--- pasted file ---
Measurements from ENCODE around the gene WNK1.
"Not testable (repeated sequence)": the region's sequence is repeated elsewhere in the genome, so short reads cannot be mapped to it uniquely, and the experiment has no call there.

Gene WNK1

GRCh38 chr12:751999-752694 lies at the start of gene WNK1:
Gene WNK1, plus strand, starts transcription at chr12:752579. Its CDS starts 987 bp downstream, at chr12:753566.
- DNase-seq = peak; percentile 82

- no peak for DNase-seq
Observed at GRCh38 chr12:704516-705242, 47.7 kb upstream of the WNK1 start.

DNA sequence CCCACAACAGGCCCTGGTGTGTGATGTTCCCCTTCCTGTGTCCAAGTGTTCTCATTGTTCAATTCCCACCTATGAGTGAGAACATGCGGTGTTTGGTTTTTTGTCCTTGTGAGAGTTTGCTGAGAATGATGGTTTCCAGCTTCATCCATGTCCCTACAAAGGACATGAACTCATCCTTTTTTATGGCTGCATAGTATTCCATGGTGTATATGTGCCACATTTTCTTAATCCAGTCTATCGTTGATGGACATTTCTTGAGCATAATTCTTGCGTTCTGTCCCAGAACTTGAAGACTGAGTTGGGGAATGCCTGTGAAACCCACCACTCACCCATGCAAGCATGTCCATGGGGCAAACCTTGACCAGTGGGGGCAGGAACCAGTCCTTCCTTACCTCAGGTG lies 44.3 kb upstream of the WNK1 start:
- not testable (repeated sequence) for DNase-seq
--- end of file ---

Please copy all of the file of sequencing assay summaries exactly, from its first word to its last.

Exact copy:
Measurements from ENCODE around the gene WNK1.
"Not testable (repeated sequence)": the region's sequence is repeated elsewhere in the genome, so short reads cannot be mapped to it uniquely, and the experiment has no call there.

Gene WNK1

GRCh38 chr12:751999-752694 lies at the start of gene WNK1:
Gene WNK1, plus strand, starts transcription at chr12:752579. Its CDS starts 987 bp downstream, at chr12:753566.
- DNase-seq = peak; percentile 82

- no peak for DNase-seq
Observed at GRCh38 chr12:704516-705242, 47.7 kb upstream of the WNK1 start.

DNA sequence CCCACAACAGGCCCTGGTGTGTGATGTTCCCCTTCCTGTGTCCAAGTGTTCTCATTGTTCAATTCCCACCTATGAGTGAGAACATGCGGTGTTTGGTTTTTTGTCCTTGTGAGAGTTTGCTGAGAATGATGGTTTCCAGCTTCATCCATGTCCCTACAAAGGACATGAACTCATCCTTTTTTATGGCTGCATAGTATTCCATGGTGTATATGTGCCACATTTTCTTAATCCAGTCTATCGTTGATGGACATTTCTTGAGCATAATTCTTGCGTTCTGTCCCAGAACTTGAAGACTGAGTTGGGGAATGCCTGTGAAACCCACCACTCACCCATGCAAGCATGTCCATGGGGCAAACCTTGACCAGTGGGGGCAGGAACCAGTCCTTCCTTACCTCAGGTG lies 44.3 kb upstream of the WNK1 start:
- not testable (repeated sequence) for DNase-seq